On Jan. 11, 2003, as the invasion of Iraq was gaining steam, I wrote him a letter asking him to speak “privately to your son George about the crazies advising him on Iraq,” adding, “I am aghast at the cavalier way in which the [Richard] Perles of the Pentagon are promoting the use of nuclear weapons as an acceptable option against Iraq.”
My letter continued:
“That such people have the President’s ear is downright scary. I think he needs to know why you exercised such care to keep such folks at arms length. (And, as you may know, they are exerting unrelenting pressure on CIA analysts to come up with the ‘right’ answers. You know how that goes!)”
His reassuring answer not to worry about any influence the “crazies” might have on his son was a big letdown.
The elder Bush may not have been fully aware of it, but he was in the dark whistling while leaving surrogates like Scowcroft and Baker the task of publicly opposing the criminal insanity of attacking and occupying Iraq. H.W. Bush may or may not have tried privately, but it was a tragedy he did not speak out publicly.
Could Scowcroft Have Stopped the Invasion?
He didn’t try very hard. There’s no doubt he saw it coming. He had to be acutely aware that writing a Wall Street Journal op-ed “Don’t Attack Saddam” on August 15, 2002 would not be enough to stop the war, even though Baker wrote a similar op-ed in The New York Times ten days later. Cheney launched the juggernaut to war the next day with a major speech greatly exaggerating the Iraqi threat. After that, resistance from Establishment figures petered out.
Scowcroft’s erstwhile protege Condoleezza Rice, the younger Bush’s national security adviser, made it abundantly clear. The New Yorker article shows how Rice for whatever reason, she had drunk what Cheney, Bush, and Rumsfeld were serving.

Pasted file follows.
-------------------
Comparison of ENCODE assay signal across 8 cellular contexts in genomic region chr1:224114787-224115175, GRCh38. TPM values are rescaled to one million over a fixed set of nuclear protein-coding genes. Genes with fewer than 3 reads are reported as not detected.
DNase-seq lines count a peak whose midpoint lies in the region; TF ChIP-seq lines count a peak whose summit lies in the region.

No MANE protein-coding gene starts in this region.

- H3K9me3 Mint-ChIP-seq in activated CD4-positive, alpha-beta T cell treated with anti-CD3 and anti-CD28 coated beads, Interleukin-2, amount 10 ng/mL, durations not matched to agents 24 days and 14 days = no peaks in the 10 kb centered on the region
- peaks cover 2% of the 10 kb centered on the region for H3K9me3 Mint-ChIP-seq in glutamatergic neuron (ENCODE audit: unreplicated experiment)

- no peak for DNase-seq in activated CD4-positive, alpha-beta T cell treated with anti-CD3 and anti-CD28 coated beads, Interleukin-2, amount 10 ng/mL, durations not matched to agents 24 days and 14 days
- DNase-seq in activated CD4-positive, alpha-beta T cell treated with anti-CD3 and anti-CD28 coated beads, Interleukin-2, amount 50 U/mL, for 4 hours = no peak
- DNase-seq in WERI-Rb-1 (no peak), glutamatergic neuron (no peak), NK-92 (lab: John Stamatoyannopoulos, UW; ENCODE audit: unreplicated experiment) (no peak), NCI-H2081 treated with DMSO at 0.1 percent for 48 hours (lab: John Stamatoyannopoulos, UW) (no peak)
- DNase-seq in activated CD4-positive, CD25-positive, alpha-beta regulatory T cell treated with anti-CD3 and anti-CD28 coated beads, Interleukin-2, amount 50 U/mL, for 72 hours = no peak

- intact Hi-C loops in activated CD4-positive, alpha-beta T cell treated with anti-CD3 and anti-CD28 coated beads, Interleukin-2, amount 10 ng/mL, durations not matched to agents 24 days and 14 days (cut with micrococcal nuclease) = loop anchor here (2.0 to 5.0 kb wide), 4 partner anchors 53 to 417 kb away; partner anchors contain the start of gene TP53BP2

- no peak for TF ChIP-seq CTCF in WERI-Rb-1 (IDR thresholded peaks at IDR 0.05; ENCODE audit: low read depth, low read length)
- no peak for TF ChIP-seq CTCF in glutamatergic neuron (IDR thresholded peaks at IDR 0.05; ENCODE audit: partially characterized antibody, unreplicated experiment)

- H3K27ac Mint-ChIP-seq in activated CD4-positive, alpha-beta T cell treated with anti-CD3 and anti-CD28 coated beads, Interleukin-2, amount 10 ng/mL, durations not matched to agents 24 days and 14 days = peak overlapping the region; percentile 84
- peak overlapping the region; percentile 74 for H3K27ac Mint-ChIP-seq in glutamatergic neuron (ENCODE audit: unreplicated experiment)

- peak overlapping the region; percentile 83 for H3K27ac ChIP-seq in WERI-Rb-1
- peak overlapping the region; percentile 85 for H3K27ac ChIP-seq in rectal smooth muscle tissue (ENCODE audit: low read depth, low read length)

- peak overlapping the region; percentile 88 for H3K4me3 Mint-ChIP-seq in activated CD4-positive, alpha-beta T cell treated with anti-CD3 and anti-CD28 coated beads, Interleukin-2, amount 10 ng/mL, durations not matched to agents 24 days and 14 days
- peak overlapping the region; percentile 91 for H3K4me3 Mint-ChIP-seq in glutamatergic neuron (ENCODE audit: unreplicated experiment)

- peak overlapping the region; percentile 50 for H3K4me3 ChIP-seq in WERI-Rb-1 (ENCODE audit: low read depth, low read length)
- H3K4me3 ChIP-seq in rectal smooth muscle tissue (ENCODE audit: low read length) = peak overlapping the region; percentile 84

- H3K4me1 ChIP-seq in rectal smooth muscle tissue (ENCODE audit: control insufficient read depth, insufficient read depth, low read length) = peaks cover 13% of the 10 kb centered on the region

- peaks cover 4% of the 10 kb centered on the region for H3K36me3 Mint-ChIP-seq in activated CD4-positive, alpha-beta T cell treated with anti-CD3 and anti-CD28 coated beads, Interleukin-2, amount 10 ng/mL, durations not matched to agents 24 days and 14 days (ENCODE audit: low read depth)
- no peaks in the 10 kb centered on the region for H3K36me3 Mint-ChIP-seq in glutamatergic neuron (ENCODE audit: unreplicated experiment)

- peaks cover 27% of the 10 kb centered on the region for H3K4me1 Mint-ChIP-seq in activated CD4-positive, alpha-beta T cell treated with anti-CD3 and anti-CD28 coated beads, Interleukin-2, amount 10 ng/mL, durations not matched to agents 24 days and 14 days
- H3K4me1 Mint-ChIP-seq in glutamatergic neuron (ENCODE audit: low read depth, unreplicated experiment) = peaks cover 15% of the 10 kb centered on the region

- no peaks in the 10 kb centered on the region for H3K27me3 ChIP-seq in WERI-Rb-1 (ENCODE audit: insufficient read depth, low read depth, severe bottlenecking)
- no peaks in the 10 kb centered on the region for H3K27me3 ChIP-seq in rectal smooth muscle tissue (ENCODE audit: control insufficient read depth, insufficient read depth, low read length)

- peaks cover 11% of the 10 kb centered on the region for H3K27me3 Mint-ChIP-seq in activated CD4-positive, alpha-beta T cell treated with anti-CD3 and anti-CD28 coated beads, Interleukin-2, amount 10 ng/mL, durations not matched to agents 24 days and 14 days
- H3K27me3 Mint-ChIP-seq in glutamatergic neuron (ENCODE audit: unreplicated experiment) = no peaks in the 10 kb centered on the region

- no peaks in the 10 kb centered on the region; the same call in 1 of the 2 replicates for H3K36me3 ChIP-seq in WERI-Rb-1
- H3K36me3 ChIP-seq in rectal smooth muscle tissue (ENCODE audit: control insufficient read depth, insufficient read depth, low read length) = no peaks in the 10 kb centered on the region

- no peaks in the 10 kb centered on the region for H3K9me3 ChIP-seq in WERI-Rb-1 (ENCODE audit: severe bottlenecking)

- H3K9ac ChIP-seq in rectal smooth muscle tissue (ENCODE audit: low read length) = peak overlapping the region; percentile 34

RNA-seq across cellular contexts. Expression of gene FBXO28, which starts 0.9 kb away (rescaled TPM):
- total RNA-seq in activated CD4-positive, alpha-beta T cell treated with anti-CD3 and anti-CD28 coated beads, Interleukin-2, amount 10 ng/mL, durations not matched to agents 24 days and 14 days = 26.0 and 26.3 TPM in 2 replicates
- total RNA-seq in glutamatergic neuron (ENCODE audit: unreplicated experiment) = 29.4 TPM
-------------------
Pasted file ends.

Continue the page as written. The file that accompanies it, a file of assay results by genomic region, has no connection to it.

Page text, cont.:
“Rice’s split with her former National Security Council colleagues was made evident at a dinner in early September of 2002, at 1789, a Georgetown restaurant. Scowcroft, Rice, and several people from the first Bush Administration were there. The conversation, turning to the current Administration’s impending plans for Iraq, became heated. Finally, Rice said, irritably, ‘The world is a messy place, and someone has to clean it up.’ The remark stunned the other guests. Scowcroft, as he later told friends, was flummoxed by Rice’s ‘evangelical tone.’”
That was six months before the invasion. It’s a pity that those who perceived the impending catastrophe and had the experience and credibility to shout that out, limited themselves to op-eds and head-scratching at Rice’s inanities.
Ray McGovern works with Tell the Word, a publishing arm of the ecumenical Church of the Saviour in inner-city Washington. A 27-year CIA analyst, he served as an Acting National Intelligence Officer in 1976 when George H. W. Bush was Director of Central Intelligence. When Bush became vice president, Ray gave him the early morning briefings of the President’s Daily Brief from 1981 to 1985.
The views expressed are solely those of the author and may or may not reflect those of Consortium News.